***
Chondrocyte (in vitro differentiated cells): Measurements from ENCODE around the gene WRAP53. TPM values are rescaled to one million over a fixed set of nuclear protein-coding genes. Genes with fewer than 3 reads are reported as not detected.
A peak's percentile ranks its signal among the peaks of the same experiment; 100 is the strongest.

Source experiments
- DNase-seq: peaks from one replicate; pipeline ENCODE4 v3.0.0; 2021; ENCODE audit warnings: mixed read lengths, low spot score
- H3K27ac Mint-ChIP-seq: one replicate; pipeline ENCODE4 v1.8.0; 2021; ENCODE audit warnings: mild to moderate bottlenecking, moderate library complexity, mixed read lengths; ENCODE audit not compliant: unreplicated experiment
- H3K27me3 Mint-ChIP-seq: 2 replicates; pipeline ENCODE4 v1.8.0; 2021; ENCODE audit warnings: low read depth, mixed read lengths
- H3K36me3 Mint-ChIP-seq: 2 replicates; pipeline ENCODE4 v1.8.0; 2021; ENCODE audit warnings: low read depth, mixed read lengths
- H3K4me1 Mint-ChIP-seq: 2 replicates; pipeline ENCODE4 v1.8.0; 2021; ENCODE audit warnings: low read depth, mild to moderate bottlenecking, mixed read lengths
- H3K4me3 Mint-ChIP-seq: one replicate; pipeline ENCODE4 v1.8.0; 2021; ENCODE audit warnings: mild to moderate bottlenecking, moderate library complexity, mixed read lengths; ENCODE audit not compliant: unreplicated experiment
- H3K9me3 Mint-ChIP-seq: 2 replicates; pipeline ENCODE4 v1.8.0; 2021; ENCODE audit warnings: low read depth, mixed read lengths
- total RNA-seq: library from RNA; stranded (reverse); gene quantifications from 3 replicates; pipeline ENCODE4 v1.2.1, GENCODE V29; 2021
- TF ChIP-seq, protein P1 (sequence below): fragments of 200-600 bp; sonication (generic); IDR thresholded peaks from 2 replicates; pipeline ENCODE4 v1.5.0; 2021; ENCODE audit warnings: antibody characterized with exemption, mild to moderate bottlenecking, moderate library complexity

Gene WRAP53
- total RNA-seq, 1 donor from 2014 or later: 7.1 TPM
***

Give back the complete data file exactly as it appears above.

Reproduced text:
Chondrocyte (in vitro differentiated cells): Measurements from ENCODE around the gene WRAP53. TPM values are rescaled to one million over a fixed set of nuclear protein-coding genes. Genes with fewer than 3 reads are reported as not detected.
A peak's percentile ranks its signal among the peaks of the same experiment; 100 is the strongest.

Source experiments
- DNase-seq: peaks from one replicate; pipeline ENCODE4 v3.0.0; 2021; ENCODE audit warnings: mixed read lengths, low spot score
- H3K27ac Mint-ChIP-seq: one replicate; pipeline ENCODE4 v1.8.0; 2021; ENCODE audit warnings: mild to moderate bottlenecking, moderate library complexity, mixed read lengths; ENCODE audit not compliant: unreplicated experiment
- H3K27me3 Mint-ChIP-seq: 2 replicates; pipeline ENCODE4 v1.8.0; 2021; ENCODE audit warnings: low read depth, mixed read lengths
- H3K36me3 Mint-ChIP-seq: 2 replicates; pipeline ENCODE4 v1.8.0; 2021; ENCODE audit warnings: low read depth, mixed read lengths
- H3K4me1 Mint-ChIP-seq: 2 replicates; pipeline ENCODE4 v1.8.0; 2021; ENCODE audit warnings: low read depth, mild to moderate bottlenecking, mixed read lengths
- H3K4me3 Mint-ChIP-seq: one replicate; pipeline ENCODE4 v1.8.0; 2021; ENCODE audit warnings: mild to moderate bottlenecking, moderate library complexity, mixed read lengths; ENCODE audit not compliant: unreplicated experiment
- H3K9me3 Mint-ChIP-seq: 2 replicates; pipeline ENCODE4 v1.8.0; 2021; ENCODE audit warnings: low read depth, mixed read lengths
- total RNA-seq: library from RNA; stranded (reverse); gene quantifications from 3 replicates; pipeline ENCODE4 v1.2.1, GENCODE V29; 2021
- TF ChIP-seq, protein P1 (sequence below): fragments of 200-600 bp; sonication (generic); IDR thresholded peaks from 2 replicates; pipeline ENCODE4 v1.5.0; 2021; ENCODE audit warnings: antibody characterized with exemption, mild to moderate bottlenecking, moderate library complexity

Gene WRAP53
- total RNA-seq, 1 donor from 2014 or later: 7.1 TPM